Sunday, December 25, 2022

Merry Christmas 2022

Merry Christmas, everyone!

Once again I have failed to get out any Christmas cards, which, based on my Facebook memories, is more often the case than not. I have also managed to not bake anything this year, other than the traditional lemon meringue and coconut cream pies for my family. While preheating the oven to prepare the pie crusts, the oven suddenly emitted a frantic beeping noise and displayed an F code - F25, I think. A second attempt had a similar result, this time with an F11 code. Messing with the controls by trying to change the clock display produced more beeps. Finally I had the idea to let the timer run through a cycle - perhaps letting a normal function run to completion would get things back on track. I set the timer for two minutes. At the end of its countdown it set off its alarm tone. That seemed to clear any errors, and I was able to use the oven normally.

We are having the coldest December in many years, and much of the country is experiencing its coldest Christmas in decades. The weather pattern - and "Arctic Blast," different from the "Polar Vortex" of years past - produced a strange and dangerous pattern across many of the northern states: snow midweek, followed by rain and rapid warming into the 50s (Fahrenheit), followed by a sudden temperature drop accompanied by high winds, producing flash freezing on surfaces - including icing-up of cars.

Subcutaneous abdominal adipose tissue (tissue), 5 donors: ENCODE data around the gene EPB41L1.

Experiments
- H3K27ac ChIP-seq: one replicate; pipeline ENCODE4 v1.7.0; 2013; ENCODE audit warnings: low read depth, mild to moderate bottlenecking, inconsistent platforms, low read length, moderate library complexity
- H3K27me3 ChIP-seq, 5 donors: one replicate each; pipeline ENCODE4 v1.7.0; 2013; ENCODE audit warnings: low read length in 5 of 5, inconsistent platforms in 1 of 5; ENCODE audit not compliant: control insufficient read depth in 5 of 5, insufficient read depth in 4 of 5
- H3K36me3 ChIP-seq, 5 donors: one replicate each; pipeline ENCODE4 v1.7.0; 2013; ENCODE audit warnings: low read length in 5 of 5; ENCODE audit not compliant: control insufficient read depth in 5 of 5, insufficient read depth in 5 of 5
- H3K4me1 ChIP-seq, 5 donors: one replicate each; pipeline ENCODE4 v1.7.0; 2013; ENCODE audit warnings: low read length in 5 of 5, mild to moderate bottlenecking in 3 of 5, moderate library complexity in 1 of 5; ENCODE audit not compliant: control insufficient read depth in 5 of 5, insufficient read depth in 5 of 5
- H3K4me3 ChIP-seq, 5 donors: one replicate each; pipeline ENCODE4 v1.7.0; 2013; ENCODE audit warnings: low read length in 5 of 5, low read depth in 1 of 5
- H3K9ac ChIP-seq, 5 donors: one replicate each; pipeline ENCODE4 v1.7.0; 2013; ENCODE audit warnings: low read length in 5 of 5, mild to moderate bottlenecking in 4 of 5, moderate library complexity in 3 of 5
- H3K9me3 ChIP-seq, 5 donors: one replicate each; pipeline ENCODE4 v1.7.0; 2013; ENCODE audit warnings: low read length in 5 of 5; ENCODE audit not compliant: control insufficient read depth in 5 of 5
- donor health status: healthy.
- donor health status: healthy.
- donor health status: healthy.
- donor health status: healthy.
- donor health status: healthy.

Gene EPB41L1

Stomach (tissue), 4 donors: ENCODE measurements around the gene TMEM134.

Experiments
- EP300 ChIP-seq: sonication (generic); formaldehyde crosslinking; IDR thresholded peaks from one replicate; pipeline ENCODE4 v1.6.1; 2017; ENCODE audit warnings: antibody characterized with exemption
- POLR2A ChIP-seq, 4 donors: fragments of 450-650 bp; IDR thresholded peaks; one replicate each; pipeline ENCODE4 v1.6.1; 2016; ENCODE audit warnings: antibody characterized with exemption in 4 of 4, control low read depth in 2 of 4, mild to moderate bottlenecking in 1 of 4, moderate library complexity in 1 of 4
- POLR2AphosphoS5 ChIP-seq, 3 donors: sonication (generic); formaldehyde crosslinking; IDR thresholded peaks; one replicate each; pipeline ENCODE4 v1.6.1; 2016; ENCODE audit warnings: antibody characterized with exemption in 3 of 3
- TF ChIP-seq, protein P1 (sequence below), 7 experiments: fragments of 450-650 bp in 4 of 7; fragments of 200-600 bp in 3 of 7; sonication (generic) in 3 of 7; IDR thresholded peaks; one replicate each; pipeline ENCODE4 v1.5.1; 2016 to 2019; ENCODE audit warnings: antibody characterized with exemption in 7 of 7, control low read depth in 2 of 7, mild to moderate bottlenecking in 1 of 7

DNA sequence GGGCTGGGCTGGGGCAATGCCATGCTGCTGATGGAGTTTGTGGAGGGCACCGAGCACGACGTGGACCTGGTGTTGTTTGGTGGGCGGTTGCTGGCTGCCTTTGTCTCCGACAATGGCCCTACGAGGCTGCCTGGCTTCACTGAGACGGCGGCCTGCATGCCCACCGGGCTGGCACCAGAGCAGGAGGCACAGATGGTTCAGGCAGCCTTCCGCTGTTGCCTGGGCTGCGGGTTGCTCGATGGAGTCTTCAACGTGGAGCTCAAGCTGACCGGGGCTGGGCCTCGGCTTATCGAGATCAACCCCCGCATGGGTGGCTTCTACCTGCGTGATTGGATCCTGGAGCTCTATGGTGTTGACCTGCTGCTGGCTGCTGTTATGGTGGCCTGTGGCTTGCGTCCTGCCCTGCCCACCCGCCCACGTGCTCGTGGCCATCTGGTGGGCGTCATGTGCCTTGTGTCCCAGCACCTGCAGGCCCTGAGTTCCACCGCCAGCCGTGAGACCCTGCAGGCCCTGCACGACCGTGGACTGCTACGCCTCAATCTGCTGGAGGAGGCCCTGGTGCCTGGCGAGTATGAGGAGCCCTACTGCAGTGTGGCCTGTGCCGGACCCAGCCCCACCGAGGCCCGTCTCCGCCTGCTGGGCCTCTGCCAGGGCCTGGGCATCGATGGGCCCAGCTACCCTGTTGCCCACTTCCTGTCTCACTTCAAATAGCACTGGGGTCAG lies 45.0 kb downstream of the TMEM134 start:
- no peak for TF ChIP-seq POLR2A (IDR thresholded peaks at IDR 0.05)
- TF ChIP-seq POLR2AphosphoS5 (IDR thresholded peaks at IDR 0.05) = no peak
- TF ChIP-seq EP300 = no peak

My sister traveled to the area for the holidays and warned of the icy conditions. I had last driven our car on Thursday, making a final pre-Christmas run to the bank and the grocery store and to fill up the gas tank. Friday the car sat idle in the frigid temperatures, wet from Thursday's rains.

This afternoon, while getting ready to drive out to my brother's for the traditional Vigil Supper, I was able to get the car started with some difficulty. I spun the car around so I was facing the wrong way on the street, facing my sister's car. After a few minutes of warmup and waiting for my mom and my sister to come out of the house - we were going to take two cars - I noticed that the radio playing the local Christmas station was starting to cut out. Then the ABS light came on and stayed on. Then the battery light. I reparked the car facing the right way and we decided to only take my sister's car instead. Unfortunately, I had parked too far from the curb. When I tried to restart the car it would not turn over. Possibly an alternator failure, maybe something related to the alternator - a belt, the charging wires to the battery, something. Whatever happened I apparently drained the battery and will need a tow to our nearby service station. Fortunately I do not have to drive in to work until January 9 (we are closed the next two Mondays, which is my day to be in the office), so I have some time to deal with this.

Anyway. Merry Christmas!

Monday, November 14, 2022

Twitter: The burning library